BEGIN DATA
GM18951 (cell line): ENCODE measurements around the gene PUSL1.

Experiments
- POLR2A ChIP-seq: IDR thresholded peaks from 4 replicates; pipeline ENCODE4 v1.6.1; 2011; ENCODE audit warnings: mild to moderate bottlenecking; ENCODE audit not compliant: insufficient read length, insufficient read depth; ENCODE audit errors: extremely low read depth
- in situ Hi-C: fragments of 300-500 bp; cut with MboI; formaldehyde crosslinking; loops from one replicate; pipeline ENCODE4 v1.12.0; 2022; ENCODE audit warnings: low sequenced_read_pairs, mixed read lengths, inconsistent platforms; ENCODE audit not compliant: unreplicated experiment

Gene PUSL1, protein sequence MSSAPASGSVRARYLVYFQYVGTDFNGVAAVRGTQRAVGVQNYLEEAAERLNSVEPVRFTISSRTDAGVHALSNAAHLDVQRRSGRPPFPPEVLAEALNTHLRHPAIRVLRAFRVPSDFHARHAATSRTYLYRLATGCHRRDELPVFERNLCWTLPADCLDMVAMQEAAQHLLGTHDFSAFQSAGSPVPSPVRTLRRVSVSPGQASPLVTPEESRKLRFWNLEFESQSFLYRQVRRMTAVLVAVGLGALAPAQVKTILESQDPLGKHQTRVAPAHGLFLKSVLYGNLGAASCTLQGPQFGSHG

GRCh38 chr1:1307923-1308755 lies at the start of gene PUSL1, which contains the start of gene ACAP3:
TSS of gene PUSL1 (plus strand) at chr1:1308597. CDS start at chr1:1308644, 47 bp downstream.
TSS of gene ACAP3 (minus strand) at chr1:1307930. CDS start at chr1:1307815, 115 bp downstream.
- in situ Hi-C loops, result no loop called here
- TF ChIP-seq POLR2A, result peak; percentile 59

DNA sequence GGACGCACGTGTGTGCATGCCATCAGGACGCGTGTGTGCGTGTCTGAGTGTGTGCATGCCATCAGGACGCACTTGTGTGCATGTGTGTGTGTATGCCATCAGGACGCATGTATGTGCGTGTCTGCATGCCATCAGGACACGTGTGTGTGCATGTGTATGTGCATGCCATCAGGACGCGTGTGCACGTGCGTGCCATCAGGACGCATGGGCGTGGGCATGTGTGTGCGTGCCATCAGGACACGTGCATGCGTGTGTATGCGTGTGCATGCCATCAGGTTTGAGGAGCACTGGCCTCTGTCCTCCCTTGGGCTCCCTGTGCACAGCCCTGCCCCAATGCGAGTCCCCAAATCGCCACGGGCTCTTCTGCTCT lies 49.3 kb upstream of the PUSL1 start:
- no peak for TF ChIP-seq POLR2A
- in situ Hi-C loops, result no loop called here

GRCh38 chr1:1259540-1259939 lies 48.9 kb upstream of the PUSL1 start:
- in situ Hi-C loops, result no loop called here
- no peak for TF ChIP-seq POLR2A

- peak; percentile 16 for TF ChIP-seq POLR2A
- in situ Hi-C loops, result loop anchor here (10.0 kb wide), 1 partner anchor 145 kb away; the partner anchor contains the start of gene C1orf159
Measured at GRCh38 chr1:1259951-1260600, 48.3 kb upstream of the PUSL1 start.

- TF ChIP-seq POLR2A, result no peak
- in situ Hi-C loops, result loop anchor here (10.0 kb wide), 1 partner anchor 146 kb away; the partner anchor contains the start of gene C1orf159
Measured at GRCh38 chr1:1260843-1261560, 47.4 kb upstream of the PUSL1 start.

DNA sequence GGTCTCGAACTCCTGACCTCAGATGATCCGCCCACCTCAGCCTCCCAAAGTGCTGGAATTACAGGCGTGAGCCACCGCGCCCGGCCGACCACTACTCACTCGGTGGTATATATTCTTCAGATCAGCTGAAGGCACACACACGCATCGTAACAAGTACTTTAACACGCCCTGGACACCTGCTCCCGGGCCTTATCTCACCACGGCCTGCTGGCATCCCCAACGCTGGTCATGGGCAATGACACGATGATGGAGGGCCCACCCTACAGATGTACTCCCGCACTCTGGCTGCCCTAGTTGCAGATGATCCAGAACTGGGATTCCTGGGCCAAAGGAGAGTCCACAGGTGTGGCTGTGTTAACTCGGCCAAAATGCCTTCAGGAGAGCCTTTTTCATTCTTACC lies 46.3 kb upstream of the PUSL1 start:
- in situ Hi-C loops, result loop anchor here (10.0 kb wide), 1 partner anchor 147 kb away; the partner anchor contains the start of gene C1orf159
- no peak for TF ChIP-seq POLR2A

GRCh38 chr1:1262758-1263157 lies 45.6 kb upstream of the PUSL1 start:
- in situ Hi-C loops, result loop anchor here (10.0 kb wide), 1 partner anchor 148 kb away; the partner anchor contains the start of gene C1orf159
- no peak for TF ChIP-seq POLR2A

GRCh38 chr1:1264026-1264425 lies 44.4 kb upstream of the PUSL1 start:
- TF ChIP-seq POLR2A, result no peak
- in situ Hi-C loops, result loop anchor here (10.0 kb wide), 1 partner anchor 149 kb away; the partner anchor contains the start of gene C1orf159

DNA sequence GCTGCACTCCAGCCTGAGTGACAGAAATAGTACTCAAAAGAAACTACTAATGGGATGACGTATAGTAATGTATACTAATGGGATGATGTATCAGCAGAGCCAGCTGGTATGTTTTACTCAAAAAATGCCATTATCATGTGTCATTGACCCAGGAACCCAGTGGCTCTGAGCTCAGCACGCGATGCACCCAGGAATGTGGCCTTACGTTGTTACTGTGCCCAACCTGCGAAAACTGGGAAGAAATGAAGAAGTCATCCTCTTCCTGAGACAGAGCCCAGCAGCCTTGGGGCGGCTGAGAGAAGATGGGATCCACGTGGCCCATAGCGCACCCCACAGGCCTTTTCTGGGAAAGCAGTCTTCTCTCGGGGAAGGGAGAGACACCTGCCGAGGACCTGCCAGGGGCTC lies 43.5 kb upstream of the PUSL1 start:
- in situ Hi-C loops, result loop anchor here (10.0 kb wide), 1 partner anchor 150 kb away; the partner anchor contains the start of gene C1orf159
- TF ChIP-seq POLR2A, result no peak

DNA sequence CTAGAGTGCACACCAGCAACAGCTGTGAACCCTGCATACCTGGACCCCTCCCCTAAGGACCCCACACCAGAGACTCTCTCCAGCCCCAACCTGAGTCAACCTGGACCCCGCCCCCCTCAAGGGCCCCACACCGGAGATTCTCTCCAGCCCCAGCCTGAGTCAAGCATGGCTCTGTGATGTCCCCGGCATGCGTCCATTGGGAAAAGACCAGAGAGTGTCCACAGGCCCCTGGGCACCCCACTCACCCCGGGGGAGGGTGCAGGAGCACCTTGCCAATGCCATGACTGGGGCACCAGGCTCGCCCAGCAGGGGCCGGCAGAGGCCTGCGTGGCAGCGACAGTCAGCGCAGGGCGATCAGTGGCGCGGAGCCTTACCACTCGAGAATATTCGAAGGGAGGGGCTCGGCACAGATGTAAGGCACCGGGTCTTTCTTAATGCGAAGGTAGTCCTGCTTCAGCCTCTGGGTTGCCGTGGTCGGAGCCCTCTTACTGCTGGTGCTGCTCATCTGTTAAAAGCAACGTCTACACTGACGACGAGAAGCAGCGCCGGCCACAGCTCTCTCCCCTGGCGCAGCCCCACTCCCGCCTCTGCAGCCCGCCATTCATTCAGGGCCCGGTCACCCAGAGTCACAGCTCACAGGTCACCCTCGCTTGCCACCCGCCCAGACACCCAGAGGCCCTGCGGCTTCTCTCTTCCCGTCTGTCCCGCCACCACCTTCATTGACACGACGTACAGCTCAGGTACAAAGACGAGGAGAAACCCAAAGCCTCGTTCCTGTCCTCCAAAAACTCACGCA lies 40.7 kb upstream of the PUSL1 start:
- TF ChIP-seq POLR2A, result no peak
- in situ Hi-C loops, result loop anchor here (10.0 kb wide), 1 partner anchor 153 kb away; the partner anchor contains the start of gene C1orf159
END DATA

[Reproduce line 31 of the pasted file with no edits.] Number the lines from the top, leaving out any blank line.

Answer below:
- in situ Hi-C loops, result loop anchor here (10.0 kb wide), 1 partner anchor 149 kb away; the partner anchor contains the start of gene C1orf159